Friday, December 26, 2008

Arranged Marriages: A Blind Box Success or Wool Over Your Eyes

You never know who you're going to meet, and where.

In the middle of the Grand Canyon, we finally finished bopping over Class II rapids before settling in to a warm fire, an Indian guy with a reservoir of memorized jokes and a cot with nothing over it but the stars. Earlier in the trip we were introduced to our companions and smiled out of appreciation for a common purpose....we each wanted to ride the Colorado River. After taking pictures dunking one another in muddy brown water to cool off, we got a little more comfortable and a lot more personal.

Out of the 6 couples on the boat (my father and I exclusively seeing each other), two of the couples were Indian. They had brought along with them a bond we knew nothing about even after we asked them how long they'd been married. Like the layers of rock around us and the carved out story its waters continue to write, these people too had a tradition that's flowed sacred and true through the veins of the ones they've loved before them. After doing the math on the years in which they'd been married and how old they actually were, we got right down to the arrangements made by their parents. At a young age he told us, they mix you amongst those kids that are within your societal class or caste, and you literally pick who you would like to meet or be friends with and you're introduced to them. He said families often will pick for you if they've already had a family in mind that they'd like their child to be associated with for the rest of their life. Although it's pretty simple, the families often know each other and court one another during the process, making most of the decisions beyond the initial union. I believe things these days have changed and the time for dating has come into play a bit, but only for a short amount of time before the families push hard for a decision. I can picture a middle school dance with my peers all around me drinking kool-aid and eating Italian subs and Oreos, except we're unaware that our wife or husband is across the hardwood gym floor. Could the decision be that easy, for eternity?

Who are we to know.....our country has a divorce rate right around 50% for new marriages. When we say "I do" we know in the sleeve of our tux we have a Joker stashed just in case. If we ever want to leave and wipe our brows clean of the difficult, no one's going to ostracize us.... especially not our families. But whatever happened to the love then that you thought you had? You got weary of fucking the same person? You met a nice new girl at work that looks prime? You resent not having a bigger house or better car so therefore your marriage must be a failure? People please.....if you don't think there's always going to be someone with more, or someone prettier than what you have, you're an idiot. Relationships aren't easy, and if they were, everyone would be in them. You either sacrifice your immaturity and realize too that the person sharing your life also gave up their anxious options of sleeping with the next best offer....and appreciate that you're setting in stone the groundwork and foundation for a child's upbringing. In India, the divorce rate is around 2%!! So much for needing to fall head over heels or date just enough people to know exactly who you may like best....or finally feel fulfilled that you had enough sex partners to justify a comfort for having enjoyed yourself while young, and now you can settle down. These people never had those options and yet they're more successful?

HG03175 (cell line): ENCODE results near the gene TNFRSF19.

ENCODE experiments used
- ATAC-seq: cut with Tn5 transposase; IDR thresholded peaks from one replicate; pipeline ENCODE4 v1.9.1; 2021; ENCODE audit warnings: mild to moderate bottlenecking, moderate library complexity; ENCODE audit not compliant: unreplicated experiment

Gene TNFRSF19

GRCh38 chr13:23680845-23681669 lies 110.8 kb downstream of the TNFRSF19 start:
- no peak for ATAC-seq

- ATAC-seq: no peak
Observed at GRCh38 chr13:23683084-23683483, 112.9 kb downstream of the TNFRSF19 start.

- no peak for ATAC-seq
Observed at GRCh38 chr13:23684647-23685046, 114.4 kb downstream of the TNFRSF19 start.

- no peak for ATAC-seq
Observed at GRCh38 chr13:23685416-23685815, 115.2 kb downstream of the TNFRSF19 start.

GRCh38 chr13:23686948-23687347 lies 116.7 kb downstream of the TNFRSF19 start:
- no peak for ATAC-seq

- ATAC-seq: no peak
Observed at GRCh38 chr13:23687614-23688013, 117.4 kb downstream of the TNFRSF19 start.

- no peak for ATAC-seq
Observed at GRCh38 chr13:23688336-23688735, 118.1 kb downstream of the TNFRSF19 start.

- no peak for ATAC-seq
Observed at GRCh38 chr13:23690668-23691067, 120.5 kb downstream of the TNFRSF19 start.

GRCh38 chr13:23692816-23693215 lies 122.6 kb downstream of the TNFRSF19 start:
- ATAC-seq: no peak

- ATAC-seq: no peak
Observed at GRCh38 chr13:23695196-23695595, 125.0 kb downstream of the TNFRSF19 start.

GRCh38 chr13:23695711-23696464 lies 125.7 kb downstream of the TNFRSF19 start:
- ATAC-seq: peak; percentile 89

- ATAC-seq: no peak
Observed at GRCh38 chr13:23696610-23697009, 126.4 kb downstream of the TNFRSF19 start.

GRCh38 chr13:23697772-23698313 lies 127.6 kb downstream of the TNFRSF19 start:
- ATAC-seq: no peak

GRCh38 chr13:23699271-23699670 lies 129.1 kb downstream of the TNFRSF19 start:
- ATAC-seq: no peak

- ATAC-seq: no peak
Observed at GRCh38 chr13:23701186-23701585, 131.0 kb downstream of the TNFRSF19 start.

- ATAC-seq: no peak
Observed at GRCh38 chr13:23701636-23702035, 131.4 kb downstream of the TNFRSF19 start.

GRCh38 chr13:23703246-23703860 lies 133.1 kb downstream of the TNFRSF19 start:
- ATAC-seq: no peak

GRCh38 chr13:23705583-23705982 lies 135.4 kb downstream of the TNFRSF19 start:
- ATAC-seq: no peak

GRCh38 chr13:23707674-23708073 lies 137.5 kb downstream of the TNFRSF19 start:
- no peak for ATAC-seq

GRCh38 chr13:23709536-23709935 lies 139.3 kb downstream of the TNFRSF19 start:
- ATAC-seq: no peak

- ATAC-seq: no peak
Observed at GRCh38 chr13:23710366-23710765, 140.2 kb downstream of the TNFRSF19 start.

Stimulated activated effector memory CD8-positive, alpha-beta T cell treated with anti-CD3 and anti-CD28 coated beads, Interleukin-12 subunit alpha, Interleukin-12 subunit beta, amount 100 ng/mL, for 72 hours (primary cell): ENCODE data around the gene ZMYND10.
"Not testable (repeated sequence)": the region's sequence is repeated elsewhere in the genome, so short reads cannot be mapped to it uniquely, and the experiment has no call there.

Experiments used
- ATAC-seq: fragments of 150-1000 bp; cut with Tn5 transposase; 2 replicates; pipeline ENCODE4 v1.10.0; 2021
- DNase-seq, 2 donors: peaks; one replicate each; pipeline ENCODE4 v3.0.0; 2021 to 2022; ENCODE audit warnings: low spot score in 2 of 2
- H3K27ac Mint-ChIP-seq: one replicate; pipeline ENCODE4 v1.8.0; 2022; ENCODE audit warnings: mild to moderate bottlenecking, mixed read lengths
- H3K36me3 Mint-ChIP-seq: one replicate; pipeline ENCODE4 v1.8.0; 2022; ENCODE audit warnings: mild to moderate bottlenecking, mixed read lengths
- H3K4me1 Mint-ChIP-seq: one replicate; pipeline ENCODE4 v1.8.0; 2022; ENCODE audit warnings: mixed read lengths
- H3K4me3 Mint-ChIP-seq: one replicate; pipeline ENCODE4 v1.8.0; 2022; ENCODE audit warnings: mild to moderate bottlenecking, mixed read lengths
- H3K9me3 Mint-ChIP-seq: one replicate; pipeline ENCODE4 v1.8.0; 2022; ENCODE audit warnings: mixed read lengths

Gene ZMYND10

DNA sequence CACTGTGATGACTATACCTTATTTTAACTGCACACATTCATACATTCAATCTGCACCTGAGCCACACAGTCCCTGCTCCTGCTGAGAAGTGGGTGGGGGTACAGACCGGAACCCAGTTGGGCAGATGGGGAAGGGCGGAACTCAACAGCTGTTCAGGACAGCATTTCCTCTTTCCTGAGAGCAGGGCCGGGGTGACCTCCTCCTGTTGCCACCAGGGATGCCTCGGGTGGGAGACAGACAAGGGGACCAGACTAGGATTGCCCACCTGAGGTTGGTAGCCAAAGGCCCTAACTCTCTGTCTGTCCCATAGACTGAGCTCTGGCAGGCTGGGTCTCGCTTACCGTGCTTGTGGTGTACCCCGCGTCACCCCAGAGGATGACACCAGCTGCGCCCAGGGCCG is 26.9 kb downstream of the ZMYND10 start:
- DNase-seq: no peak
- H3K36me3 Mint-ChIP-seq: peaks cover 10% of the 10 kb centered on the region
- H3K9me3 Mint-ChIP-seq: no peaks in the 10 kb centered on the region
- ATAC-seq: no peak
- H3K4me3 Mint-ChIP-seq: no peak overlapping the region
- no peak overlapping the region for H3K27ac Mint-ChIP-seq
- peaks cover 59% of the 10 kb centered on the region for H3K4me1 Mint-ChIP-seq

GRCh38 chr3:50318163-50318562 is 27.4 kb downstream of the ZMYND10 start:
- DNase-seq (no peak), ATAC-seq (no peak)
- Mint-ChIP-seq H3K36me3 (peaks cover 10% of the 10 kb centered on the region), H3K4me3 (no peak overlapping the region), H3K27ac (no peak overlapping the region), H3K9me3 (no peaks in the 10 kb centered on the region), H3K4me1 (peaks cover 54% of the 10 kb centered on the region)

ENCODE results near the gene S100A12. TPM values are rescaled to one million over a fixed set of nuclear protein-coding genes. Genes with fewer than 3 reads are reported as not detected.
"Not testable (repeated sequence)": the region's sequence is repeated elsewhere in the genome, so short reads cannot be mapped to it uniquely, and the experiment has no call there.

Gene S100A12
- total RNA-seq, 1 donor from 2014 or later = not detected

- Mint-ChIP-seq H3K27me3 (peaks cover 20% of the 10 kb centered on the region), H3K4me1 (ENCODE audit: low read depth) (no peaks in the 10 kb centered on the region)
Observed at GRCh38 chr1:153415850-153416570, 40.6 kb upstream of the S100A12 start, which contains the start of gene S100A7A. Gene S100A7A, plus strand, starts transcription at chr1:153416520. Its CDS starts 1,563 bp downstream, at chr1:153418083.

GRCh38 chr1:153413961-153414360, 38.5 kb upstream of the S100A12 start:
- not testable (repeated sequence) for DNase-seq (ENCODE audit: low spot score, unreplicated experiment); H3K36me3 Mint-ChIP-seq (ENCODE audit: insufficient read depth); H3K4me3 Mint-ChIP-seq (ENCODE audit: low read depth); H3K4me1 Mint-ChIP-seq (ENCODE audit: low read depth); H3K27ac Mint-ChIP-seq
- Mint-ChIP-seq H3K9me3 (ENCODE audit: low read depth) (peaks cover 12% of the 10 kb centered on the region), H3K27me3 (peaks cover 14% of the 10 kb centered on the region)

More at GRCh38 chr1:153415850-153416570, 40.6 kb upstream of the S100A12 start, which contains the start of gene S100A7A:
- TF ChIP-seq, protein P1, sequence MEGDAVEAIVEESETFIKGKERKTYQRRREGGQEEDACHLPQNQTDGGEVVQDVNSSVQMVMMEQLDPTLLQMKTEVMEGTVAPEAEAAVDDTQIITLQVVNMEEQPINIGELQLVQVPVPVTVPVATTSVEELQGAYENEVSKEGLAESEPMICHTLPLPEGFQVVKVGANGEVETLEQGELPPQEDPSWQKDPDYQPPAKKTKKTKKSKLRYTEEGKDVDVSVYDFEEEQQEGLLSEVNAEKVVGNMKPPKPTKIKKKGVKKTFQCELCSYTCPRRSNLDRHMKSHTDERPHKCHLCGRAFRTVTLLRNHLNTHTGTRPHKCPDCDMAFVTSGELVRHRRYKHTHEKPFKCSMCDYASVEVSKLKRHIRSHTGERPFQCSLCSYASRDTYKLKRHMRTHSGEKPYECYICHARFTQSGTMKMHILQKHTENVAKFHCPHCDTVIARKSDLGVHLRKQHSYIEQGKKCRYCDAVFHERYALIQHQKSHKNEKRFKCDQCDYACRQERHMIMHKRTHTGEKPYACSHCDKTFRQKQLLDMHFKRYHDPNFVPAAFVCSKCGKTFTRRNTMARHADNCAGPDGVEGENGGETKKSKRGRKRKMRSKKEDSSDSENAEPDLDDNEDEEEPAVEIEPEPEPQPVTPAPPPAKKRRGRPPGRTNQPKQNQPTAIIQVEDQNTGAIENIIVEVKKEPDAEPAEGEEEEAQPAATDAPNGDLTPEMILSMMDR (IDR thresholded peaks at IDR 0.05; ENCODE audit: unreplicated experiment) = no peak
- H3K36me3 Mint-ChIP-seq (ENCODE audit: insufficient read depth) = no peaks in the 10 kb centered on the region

As I research this I keep seeing the idea of 'growing' in love with one another versus 'falling.' They think they grow, while we inadequately fall. God damnit, let's fucking prove them wrong. I think that reasoning is a bullshit excuse for success in those countries with arranged marriages, such as Iraq, Iran, Japan, India and Afghanistan. We should have a ridiculously better shot at success considering we get to do both. First we "fall" after finding the right person. Getting to live that amazing infatuation stage where public displays of affection and giddy reasons to grab some one's waist are priceless...and then "growing" through the many layers of depth, the days of sickness or fights that wrench ones normal reaction to walk away into a tighter more compromising grip, that any arranged marriage might drill you disinterestedly through. I think we all want the excitement in the roller coaster ride we take. We want the creeping anticipation and the building up towards the big plunge. We want the upside down loops to challenge us and change our perception of the world. The corkscrews, twists and turns leaning harder on and by each other's side. I think we're lucky our ride is different, in fact I love our ride. It contains what anyone should want the most, what we deserve the most....and that's the butterflies.......when the track "falls" out from below you and you're suspended but for a moment in a neck hair tingling sensation that reveals the peculiarity of our position. The risk in one's own choice and the clarity that it is in fact theirs. We've earned the right to feel our gut. And if those opportunities to "fall", if they're going to be misconstrued, damned and relegated to picking a suitor from a lineup...then I choose butterflies...I choose falling.

By your family making it be.......doesn't mean you'll really ever know it was meant to....

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